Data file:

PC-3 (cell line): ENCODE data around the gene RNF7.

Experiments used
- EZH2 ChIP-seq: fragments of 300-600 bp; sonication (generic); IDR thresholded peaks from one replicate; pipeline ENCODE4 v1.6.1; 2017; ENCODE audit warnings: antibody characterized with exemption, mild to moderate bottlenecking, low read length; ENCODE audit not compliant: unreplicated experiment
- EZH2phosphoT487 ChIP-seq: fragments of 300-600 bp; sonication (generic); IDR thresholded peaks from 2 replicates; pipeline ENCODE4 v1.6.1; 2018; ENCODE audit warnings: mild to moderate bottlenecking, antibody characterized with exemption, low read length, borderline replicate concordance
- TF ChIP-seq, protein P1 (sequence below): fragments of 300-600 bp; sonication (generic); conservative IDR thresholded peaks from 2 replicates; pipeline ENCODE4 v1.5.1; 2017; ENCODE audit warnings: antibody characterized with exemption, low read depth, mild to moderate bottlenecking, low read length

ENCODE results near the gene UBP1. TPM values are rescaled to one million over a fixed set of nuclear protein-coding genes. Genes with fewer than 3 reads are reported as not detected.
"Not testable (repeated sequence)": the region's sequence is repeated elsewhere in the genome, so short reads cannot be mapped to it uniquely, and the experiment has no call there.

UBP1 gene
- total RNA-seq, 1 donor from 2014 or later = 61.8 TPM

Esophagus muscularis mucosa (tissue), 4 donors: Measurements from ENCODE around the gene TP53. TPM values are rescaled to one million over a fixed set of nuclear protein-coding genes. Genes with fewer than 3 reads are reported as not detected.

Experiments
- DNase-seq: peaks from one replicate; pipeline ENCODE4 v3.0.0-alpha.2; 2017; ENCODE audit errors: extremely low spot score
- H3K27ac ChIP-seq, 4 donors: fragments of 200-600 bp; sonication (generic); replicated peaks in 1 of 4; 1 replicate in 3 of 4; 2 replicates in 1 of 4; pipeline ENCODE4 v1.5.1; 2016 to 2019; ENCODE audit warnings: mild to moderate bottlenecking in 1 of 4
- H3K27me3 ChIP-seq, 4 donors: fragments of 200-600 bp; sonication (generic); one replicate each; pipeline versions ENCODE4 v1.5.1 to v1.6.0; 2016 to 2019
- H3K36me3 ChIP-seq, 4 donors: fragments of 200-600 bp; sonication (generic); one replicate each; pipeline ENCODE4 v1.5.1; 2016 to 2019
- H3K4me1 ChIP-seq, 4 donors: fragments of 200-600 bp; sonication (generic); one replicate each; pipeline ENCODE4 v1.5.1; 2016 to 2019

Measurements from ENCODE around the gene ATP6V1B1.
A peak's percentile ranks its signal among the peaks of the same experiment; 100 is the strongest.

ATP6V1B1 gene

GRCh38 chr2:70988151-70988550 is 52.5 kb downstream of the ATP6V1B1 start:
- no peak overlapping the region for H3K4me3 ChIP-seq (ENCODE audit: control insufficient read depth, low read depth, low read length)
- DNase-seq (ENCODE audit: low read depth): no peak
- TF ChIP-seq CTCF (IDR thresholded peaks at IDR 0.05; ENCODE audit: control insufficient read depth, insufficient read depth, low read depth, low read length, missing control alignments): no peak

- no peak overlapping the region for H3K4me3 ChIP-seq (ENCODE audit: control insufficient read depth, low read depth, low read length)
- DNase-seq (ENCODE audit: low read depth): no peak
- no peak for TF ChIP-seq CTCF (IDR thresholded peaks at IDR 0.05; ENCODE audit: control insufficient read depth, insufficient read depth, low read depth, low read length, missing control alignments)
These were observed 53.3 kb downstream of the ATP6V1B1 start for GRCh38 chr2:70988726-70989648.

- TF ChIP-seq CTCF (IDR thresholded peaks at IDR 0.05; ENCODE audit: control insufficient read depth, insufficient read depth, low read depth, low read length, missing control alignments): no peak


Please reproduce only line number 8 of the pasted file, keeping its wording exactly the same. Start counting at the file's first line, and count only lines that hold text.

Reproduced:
UBP1 gene